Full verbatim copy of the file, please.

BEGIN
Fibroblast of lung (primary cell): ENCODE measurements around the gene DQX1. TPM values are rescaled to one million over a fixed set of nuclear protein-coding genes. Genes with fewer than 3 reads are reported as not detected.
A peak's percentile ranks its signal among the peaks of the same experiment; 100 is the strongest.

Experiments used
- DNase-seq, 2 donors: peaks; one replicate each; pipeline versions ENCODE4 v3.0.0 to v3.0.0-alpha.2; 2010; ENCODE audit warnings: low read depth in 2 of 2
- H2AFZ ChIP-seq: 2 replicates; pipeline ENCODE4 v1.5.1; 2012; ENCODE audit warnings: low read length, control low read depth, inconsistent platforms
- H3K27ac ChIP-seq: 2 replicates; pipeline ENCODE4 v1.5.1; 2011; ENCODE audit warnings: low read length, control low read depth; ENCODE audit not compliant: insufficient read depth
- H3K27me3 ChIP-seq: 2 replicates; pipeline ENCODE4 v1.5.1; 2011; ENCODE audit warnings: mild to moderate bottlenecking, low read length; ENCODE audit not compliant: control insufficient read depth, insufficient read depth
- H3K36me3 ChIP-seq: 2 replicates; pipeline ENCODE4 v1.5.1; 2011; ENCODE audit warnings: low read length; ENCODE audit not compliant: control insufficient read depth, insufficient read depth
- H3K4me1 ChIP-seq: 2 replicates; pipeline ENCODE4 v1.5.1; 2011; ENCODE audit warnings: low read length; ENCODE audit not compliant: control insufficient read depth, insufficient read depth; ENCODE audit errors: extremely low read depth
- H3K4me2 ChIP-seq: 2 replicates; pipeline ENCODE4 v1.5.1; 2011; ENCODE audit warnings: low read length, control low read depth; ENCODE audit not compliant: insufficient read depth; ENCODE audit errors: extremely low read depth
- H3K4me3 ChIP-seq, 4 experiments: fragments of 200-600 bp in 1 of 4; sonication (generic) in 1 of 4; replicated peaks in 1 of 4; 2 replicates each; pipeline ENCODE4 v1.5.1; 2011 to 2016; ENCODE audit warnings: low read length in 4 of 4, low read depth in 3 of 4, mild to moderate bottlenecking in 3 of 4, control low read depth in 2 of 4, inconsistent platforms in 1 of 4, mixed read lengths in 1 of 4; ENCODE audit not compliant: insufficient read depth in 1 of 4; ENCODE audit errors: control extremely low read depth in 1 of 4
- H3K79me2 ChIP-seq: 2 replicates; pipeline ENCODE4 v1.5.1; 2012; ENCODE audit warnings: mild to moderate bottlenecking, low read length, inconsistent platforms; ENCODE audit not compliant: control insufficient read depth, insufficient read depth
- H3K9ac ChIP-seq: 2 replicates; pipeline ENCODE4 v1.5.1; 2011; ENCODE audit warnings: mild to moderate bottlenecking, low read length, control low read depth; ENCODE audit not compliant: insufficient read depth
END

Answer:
Fibroblast of lung (primary cell): ENCODE measurements around the gene DQX1. TPM values are rescaled to one million over a fixed set of nuclear protein-coding genes. Genes with fewer than 3 reads are reported as not detected.
A peak's percentile ranks its signal among the peaks of the same experiment; 100 is the strongest.

Experiments used
- DNase-seq, 2 donors: peaks; one replicate each; pipeline versions ENCODE4 v3.0.0 to v3.0.0-alpha.2; 2010; ENCODE audit warnings: low read depth in 2 of 2
- H2AFZ ChIP-seq: 2 replicates; pipeline ENCODE4 v1.5.1; 2012; ENCODE audit warnings: low read length, control low read depth, inconsistent platforms
- H3K27ac ChIP-seq: 2 replicates; pipeline ENCODE4 v1.5.1; 2011; ENCODE audit warnings: low read length, control low read depth; ENCODE audit not compliant: insufficient read depth
- H3K27me3 ChIP-seq: 2 replicates; pipeline ENCODE4 v1.5.1; 2011; ENCODE audit warnings: mild to moderate bottlenecking, low read length; ENCODE audit not compliant: control insufficient read depth, insufficient read depth
- H3K36me3 ChIP-seq: 2 replicates; pipeline ENCODE4 v1.5.1; 2011; ENCODE audit warnings: low read length; ENCODE audit not compliant: control insufficient read depth, insufficient read depth
- H3K4me1 ChIP-seq: 2 replicates; pipeline ENCODE4 v1.5.1; 2011; ENCODE audit warnings: low read length; ENCODE audit not compliant: control insufficient read depth, insufficient read depth; ENCODE audit errors: extremely low read depth
- H3K4me2 ChIP-seq: 2 replicates; pipeline ENCODE4 v1.5.1; 2011; ENCODE audit warnings: low read length, control low read depth; ENCODE audit not compliant: insufficient read depth; ENCODE audit errors: extremely low read depth
- H3K4me3 ChIP-seq, 4 experiments: fragments of 200-600 bp in 1 of 4; sonication (generic) in 1 of 4; replicated peaks in 1 of 4; 2 replicates each; pipeline ENCODE4 v1.5.1; 2011 to 2016; ENCODE audit warnings: low read length in 4 of 4, low read depth in 3 of 4, mild to moderate bottlenecking in 3 of 4, control low read depth in 2 of 4, inconsistent platforms in 1 of 4, mixed read lengths in 1 of 4; ENCODE audit not compliant: insufficient read depth in 1 of 4; ENCODE audit errors: control extremely low read depth in 1 of 4
- H3K79me2 ChIP-seq: 2 replicates; pipeline ENCODE4 v1.5.1; 2012; ENCODE audit warnings: mild to moderate bottlenecking, low read length, inconsistent platforms; ENCODE audit not compliant: control insufficient read depth, insufficient read depth
- H3K9ac ChIP-seq: 2 replicates; pipeline ENCODE4 v1.5.1; 2011; ENCODE audit warnings: mild to moderate bottlenecking, low read length, control low read depth; ENCODE audit not compliant: insufficient read depth